One thing you will discover when reviewing the differences between Medicare and your employer’s healthcare coverage is there are gaps in coverage. There are still many places where your out-of-pocket costs can be high. For both Medicare and private plans, this usually takes the form of high deductibles or caps on the coverage amount.

Until you reach those deductibles, medical costs come out of your pocket. And if there are caps on coverages such as Medicare have, you pick up the remainder once you reach those limits. There are ways to cover those healthcare gaps that are affordable and provide a broad range of coverage. These policies are referred to as Medicare Supplements or Medigap policies. The coverage is regulated by the federal government but provided by private insurance companies

Medicare Supplement policies have various plans labeled Plan A through Plan G. Each plan gives differing amounts of coverage with a variety of premiums. Premiums vary not only based on the plan but where you live. You can purchase a Medicare Supplement without the need for health underwriting if you do so as soon as you are eligible for Medicare.

You can purchase Medicare Supplements even if you are covered under your employees plan. You may even be able to get your employer to pay all or a portion of the cost of a Medicare Supplement policy. Normally your employer could not fund your Medigap policy, but there is an exception – the Section 105 Reimbursement Plan.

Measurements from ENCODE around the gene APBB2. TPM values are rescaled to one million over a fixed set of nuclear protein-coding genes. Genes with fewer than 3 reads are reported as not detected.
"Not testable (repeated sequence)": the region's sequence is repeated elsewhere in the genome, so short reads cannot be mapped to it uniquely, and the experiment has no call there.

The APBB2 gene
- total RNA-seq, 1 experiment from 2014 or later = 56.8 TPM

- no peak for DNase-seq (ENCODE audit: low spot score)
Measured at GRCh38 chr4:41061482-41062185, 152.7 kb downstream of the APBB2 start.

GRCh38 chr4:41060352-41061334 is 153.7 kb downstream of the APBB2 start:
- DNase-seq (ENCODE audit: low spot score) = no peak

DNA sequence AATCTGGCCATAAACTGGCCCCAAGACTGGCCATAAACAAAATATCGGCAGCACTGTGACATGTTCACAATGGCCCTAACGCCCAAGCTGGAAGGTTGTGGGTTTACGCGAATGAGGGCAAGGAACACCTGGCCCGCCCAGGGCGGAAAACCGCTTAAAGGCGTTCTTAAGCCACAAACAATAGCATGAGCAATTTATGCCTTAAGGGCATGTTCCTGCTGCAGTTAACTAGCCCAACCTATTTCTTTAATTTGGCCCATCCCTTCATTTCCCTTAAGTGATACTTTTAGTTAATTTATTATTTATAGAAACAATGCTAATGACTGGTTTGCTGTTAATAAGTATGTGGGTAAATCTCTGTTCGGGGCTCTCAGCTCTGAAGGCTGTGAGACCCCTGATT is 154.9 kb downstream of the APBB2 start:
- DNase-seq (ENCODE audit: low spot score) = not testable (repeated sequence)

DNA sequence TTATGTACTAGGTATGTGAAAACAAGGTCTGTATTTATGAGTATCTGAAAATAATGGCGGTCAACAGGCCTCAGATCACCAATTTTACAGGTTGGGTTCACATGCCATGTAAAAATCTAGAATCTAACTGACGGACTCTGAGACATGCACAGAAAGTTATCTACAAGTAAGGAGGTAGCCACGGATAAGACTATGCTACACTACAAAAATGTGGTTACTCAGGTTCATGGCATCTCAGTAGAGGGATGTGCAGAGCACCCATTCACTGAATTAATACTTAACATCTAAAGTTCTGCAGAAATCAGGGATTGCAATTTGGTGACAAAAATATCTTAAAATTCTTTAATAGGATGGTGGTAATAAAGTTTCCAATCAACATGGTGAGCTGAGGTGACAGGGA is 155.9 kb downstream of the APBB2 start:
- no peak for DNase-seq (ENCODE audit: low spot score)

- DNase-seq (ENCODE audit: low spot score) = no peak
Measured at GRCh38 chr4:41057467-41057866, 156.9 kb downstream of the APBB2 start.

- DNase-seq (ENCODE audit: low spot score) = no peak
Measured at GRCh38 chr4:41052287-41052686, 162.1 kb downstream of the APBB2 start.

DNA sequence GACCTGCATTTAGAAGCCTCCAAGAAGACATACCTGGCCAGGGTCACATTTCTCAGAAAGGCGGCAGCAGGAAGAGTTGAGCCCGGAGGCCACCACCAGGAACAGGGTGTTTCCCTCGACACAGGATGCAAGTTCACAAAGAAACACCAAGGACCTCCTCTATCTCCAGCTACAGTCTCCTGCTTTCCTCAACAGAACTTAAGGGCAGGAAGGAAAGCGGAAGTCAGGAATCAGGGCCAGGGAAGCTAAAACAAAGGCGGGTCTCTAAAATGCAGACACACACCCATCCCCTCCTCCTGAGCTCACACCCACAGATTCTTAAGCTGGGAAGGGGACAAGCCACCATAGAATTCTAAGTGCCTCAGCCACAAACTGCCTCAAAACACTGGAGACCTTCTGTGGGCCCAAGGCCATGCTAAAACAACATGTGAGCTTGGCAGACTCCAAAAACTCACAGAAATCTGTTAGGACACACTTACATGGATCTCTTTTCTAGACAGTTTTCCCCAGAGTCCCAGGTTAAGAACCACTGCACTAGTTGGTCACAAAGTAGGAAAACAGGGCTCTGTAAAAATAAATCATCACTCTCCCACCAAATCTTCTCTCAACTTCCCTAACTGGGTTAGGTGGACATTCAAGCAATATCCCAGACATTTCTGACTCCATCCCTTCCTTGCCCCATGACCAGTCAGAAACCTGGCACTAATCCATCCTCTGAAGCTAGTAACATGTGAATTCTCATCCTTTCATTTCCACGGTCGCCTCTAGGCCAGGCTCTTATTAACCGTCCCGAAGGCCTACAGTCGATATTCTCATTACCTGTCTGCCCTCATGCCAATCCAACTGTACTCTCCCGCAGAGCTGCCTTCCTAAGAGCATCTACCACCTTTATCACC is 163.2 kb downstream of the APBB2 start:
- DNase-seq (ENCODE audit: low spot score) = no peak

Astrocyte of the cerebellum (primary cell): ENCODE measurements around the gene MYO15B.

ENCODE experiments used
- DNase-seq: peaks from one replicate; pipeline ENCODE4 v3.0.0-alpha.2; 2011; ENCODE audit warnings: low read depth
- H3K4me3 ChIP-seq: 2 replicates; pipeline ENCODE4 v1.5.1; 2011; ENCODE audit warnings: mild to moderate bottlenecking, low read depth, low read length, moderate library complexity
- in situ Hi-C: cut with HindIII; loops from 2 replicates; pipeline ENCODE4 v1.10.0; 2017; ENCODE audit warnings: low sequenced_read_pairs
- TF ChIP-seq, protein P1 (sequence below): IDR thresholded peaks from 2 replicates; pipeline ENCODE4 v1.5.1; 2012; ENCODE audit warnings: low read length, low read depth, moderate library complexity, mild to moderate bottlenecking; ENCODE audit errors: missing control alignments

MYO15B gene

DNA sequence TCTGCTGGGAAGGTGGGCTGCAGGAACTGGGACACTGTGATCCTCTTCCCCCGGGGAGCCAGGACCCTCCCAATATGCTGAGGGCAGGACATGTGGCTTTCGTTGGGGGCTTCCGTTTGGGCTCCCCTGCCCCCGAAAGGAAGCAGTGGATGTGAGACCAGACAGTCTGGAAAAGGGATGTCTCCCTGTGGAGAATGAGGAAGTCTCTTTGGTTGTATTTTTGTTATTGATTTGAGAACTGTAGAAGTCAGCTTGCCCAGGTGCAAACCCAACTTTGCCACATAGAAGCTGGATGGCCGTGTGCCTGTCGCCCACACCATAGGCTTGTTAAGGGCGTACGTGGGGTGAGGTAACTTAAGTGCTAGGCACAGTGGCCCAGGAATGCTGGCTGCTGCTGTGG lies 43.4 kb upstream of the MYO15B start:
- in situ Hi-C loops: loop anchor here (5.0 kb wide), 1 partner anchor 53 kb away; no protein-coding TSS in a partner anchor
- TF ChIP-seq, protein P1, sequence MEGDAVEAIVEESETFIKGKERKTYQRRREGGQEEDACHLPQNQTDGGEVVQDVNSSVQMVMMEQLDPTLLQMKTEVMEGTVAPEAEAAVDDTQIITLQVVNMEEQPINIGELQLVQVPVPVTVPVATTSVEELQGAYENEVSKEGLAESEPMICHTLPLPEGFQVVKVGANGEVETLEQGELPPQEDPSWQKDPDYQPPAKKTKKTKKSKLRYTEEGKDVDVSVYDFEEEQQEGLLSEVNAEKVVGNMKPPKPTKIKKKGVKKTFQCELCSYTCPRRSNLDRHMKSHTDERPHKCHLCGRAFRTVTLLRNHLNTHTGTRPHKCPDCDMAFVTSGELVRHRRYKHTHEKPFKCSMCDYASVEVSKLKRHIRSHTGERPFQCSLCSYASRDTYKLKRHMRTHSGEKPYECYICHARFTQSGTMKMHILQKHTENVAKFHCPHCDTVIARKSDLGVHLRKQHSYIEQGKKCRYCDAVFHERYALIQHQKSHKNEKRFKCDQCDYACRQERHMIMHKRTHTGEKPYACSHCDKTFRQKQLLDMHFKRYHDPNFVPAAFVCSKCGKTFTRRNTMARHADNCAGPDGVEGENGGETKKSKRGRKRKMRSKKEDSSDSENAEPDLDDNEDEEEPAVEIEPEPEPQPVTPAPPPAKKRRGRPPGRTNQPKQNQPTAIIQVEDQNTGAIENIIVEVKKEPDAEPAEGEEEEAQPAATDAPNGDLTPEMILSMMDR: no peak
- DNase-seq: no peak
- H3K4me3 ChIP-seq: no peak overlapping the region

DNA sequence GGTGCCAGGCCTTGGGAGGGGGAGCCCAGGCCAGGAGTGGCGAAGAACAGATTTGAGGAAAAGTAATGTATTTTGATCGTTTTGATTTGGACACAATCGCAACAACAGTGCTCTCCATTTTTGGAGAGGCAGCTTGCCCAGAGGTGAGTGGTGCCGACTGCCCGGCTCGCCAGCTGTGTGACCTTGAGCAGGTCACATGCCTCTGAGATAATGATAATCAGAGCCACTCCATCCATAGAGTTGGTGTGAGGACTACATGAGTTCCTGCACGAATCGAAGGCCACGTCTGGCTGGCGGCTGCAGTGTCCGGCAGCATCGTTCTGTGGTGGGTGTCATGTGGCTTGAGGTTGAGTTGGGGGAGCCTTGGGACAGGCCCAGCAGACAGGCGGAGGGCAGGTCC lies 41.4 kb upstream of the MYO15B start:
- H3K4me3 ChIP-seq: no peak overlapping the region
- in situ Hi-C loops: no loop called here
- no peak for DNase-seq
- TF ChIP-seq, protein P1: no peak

If your employer has set up a Section 105 Reimbursement Plan it will allow the employer to deduct expenses for employees who purchase individual health insurance plans like a Medicare Supplement. If this Reimbursement Plan is in place, the employer can reimburse premiums for Medicare Part A and B, and for Medigap plans. It pays to check with your employer to see if they have set such as plan. It is worth getting a full analysis of all your costs and coverage. You may be able to trim dollars off your health care costs while keeping or even enhancing your insurance coverages.


Set Appointment

This appointment is meant to alleviate any concerns and there is no-cost or obligation to make a change.


Contact Us if You Have Questions About Medicare Coverage

We know we threw a lot of information at you with this article. You should have a better understanding of how a private health insurance plan and Medicare work together. You can have both, but instead of just signing up and letting your coverages and premiums continue, it pays to look at what you are getting. You improve your healthcare coverage by structuring your plans differently.

If you have questions about your Medicare coverage options, and how they work with your employer coverage, you can contact us and speak with one of our licensed professionals. Our agents talk every day with Seniors and can help you wade through all your options to determine the best route for your best insurance value.

Prefer to chat by phone? Give us a call at 1-888-559-0103.